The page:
- Beginner statistics and graph interpretation from the Khan Academy.
- Interpreting information from graphs
- Types of graphs to use with data
Types of data
Quantitative and qualitative definitions
Summarising quantitative and qualitative data types
Representing quantitative data- using tables
You should get into the habit of writing your observations as you conduct your investigation. You can record and write your observations using various formats. However, you need to use a table when communicating results in a laboratory report.
Parts of a result table
- A heading that reflects what the table is showing. This could also be used when constructing a graph.
- Headings for the independent variable and dependent variable, including units. The same headings and units should appear in your graph/s.
- Independent variable in the left of the table and dependent variable on the right. This way, the cause and effect are reflective of the aim and/or hypothesis. A simple example is shown below.
- Write numbers in the cells, not units, these should be in your headings.
The following four dot points come from this link. There is also a great deal more detail that students should find useful as their studies progress.
- Bar/Column Graph: best for comparing data values such as height or weight. This graph is best used when analysing multiple samples or groups as it allows the reader to quickly and easily compare data values.
- Line Graph: best for demonstrating a change in data over time. A line graph can be used to track a single sample or can incorporate multiple lines to compare trends in change over time. This makes the line graph extremely versatile in its use and easily one of the most important graphs to master.
- Pie Chart: best for comparing percentages or fractions. In a pie chart, the circle (which represents the whole) is divided up into sectors to represent portions of the whole- the larger the sector, the bigger the portion. A great use of a pie chart would be to summarise a budget, a monetary one or even a metabolic budget.
- XY scatter plot: best for identifying trends between two different sets of data. A trend line is required to determine a correlation. One example would be latitude and the diameter of tree trunks.
Analysing data and information
State your interpretation of your findings, perhaps comparing or contrasting them with the literature. Reflect on your actual data and observations.
Explain or rationalise errant data or describe possible sources of error and how they may have affected the outcome.
The Discussion must answer the question “What do the results mean?” It is an argument based on the results. Sourced from the University of Waikato
- The principles of validity and reliability are fundamental cornerstones of the scientific method.
- writing a discussion– From the University of Sydney, while more detailed it gives you a good idea of the parts of a discussion in a scientific report.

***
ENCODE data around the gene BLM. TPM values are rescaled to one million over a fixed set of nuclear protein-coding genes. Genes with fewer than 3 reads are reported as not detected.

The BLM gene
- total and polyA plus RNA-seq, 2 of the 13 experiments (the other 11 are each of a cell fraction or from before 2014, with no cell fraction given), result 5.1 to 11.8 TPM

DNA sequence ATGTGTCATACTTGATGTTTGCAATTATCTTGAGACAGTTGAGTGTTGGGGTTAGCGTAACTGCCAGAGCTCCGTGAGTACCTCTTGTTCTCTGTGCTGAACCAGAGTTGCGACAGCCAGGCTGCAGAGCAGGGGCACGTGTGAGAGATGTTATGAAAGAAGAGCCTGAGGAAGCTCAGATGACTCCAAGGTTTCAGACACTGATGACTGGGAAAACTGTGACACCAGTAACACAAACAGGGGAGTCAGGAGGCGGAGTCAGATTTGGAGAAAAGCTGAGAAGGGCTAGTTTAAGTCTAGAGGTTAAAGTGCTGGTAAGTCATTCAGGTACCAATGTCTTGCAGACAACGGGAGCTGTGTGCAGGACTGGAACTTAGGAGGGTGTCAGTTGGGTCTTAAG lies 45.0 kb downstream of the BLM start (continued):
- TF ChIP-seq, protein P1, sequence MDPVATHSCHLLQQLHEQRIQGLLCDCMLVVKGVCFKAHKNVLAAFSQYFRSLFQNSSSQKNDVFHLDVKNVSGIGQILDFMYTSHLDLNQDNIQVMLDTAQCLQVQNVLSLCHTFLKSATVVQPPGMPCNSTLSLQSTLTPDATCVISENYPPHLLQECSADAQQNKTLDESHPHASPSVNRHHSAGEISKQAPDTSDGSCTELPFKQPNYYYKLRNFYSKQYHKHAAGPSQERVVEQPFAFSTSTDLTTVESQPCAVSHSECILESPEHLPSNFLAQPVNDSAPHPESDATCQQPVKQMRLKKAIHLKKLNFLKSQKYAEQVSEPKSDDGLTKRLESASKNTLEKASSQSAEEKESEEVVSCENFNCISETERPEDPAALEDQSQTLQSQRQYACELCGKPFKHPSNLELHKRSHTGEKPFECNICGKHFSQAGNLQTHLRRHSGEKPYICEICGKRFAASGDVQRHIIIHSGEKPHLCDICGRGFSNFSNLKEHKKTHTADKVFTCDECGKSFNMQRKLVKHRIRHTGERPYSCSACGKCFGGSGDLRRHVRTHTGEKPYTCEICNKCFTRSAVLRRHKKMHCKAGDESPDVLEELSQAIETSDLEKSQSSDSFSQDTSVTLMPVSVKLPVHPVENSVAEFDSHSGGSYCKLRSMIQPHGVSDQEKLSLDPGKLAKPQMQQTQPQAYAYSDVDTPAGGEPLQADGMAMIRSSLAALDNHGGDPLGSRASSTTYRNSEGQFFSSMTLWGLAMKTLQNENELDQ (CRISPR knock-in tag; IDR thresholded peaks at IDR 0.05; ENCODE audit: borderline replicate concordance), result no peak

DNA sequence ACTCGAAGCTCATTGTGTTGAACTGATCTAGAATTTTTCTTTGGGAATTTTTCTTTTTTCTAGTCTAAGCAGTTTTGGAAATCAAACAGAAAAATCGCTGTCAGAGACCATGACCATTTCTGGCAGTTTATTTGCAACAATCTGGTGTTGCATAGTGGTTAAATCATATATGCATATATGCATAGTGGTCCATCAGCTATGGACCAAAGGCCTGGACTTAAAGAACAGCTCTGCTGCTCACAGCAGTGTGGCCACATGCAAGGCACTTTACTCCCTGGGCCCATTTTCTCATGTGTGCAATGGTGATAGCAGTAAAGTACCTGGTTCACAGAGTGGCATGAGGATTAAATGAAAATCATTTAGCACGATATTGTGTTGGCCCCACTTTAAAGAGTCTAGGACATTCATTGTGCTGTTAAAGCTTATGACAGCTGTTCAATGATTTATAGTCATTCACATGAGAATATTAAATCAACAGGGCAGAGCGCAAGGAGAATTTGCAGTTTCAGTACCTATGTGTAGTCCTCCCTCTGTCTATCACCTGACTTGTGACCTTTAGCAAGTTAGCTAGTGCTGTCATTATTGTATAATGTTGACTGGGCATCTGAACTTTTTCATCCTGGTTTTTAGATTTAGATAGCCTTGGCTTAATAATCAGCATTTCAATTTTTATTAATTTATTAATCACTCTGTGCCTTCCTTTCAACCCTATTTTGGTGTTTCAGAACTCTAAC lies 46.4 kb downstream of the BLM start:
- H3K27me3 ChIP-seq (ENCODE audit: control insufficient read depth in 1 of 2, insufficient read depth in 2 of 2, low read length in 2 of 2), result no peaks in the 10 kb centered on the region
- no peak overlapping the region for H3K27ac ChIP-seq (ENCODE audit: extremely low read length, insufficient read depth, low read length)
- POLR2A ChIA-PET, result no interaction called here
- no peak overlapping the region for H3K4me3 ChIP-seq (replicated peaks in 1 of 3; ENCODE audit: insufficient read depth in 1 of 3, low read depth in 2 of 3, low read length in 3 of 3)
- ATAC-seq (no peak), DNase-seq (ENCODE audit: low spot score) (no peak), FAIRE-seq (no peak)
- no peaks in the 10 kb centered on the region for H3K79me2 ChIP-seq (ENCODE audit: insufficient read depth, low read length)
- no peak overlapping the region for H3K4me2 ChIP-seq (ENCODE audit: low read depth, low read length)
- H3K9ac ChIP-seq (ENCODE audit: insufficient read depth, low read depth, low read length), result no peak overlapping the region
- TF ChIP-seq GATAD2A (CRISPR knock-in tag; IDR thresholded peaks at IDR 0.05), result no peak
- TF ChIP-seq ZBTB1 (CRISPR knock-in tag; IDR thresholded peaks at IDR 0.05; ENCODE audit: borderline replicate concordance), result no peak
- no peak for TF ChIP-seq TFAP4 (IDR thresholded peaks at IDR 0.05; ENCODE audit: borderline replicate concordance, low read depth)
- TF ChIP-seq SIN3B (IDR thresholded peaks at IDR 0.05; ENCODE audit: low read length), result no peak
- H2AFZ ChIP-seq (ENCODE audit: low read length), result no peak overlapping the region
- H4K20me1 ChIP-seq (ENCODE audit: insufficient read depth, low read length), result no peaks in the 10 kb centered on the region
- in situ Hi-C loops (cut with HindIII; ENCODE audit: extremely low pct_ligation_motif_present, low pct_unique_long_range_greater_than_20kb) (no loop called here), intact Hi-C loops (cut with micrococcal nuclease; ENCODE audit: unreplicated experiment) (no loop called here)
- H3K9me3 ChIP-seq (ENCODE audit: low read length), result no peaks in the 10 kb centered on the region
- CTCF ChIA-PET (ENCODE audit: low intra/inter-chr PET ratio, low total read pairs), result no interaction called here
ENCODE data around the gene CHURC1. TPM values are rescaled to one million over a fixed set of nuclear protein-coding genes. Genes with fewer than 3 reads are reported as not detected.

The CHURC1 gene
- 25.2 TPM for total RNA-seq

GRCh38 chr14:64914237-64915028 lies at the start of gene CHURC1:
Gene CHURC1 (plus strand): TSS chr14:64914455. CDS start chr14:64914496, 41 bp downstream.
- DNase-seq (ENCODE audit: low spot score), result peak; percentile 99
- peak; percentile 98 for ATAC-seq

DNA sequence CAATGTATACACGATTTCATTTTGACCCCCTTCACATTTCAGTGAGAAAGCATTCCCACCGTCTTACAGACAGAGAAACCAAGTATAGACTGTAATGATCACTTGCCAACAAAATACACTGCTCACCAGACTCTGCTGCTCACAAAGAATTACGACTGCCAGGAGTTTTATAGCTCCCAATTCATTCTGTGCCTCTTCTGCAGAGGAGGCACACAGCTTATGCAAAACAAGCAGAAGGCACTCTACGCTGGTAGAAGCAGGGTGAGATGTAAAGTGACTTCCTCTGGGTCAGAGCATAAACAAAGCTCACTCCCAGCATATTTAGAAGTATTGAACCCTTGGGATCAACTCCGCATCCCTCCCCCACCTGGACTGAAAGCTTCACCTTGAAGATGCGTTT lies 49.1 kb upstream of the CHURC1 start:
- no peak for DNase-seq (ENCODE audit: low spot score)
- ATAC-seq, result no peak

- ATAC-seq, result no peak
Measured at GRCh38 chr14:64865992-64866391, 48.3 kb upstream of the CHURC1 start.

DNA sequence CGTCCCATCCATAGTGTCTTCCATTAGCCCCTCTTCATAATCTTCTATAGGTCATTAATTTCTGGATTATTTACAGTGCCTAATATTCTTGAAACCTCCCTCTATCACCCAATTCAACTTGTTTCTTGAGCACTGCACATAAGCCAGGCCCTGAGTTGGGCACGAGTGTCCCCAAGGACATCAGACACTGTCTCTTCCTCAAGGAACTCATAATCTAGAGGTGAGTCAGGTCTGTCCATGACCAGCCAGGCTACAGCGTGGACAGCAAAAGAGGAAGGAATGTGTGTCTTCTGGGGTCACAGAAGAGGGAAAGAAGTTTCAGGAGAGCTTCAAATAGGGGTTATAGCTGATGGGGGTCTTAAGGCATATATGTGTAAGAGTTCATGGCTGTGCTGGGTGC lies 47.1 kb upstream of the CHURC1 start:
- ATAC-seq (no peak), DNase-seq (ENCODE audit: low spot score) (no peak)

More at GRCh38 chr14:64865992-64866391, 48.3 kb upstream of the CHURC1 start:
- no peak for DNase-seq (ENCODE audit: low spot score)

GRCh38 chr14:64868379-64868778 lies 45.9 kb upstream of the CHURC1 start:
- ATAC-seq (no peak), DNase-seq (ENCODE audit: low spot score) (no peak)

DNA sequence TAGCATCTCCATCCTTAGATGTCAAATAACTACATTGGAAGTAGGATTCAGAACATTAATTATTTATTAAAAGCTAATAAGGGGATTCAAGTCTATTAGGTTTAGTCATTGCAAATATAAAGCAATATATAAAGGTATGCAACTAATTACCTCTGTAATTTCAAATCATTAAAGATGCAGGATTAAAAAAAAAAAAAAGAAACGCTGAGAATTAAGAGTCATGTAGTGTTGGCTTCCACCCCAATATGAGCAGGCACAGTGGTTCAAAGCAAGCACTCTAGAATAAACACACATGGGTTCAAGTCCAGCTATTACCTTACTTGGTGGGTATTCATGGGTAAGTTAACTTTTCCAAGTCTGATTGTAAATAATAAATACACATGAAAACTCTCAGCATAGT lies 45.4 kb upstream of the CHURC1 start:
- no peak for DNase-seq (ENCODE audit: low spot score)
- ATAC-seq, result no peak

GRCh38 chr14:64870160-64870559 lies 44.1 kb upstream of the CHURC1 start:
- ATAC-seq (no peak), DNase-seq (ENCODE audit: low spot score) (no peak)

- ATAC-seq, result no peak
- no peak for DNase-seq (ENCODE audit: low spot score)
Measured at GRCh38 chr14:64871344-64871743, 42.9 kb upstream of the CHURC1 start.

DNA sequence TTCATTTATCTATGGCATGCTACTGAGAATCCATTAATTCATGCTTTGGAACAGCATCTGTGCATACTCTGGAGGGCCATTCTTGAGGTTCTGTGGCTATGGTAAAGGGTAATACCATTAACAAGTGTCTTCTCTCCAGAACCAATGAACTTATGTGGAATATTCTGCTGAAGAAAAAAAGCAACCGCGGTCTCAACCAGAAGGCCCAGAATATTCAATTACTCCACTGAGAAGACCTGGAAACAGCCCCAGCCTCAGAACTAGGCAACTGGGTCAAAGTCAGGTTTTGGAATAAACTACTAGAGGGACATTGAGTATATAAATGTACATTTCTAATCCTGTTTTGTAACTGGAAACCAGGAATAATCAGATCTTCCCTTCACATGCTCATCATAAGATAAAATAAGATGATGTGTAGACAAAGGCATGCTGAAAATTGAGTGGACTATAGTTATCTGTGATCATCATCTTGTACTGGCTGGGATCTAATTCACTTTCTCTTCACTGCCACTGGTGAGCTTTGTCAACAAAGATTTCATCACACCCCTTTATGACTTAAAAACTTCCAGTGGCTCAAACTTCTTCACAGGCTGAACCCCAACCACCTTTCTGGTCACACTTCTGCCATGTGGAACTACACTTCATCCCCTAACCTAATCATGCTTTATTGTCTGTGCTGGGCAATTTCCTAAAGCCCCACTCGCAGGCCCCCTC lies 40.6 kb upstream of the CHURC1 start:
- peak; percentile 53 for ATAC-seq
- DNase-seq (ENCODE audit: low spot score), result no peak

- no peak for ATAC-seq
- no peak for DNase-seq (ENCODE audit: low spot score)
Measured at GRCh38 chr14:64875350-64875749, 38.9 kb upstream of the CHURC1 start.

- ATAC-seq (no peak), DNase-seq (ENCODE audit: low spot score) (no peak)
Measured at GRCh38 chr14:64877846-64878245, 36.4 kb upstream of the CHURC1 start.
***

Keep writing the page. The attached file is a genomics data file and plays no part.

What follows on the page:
- Accuracy, Validity & Reliability
- A DETAILED EXPLANATION OF ACCURACY, VALIDITY & RELIABILITY
Trends and patterns in data
- A handy glossary of terms relating to data analysis
- Great information and additional links from data analysis for more advanced projects from Science Buddies website. some specific helpful links from this are found below.
- Increasing the Ability of an Experiment to Measure an Effect
- Summarising your data
Data Analysis & Graphs. Information on what to include in graphs, what graphs to use, sample graph data and a checklist for graphing.
A couple of practice activities and some useful information( not written by me, sourced from the web( author unknown).
- Graphing PracticeREVISED
- Simple graph generator that makes colourful graphs that are easy to make.
- Investigation self A self-help guide for writing science reports
- evaluating and experiment ( fair test)
This is the summing up of your argument or experiment/research and should relate back to the Introduction. The Conclusion should only consist of a few sentences and should reiterate the findings of your experiment/research. If appropriate, suggest how to improve the procedure, and what additional experiments or research would be helpful. Sourced from the University of Waikato
- writing conclusions from science buddies
- KWL chart– a useful template to get you thinking
- sciconclusions Writing a Conclusion Paragraph
Cite any references that you have used, ensuring that each item in the reference list has an in-text citation, and every in-text citation has a full reference in the reference list at the end of your paper.
Ensure that the references are formatted according to the style required by the journal (or your lecturer/supervisor), and be careful with spelling (the author whose name you misspell may be asked to review the paper!) Sourced from the University of Waikato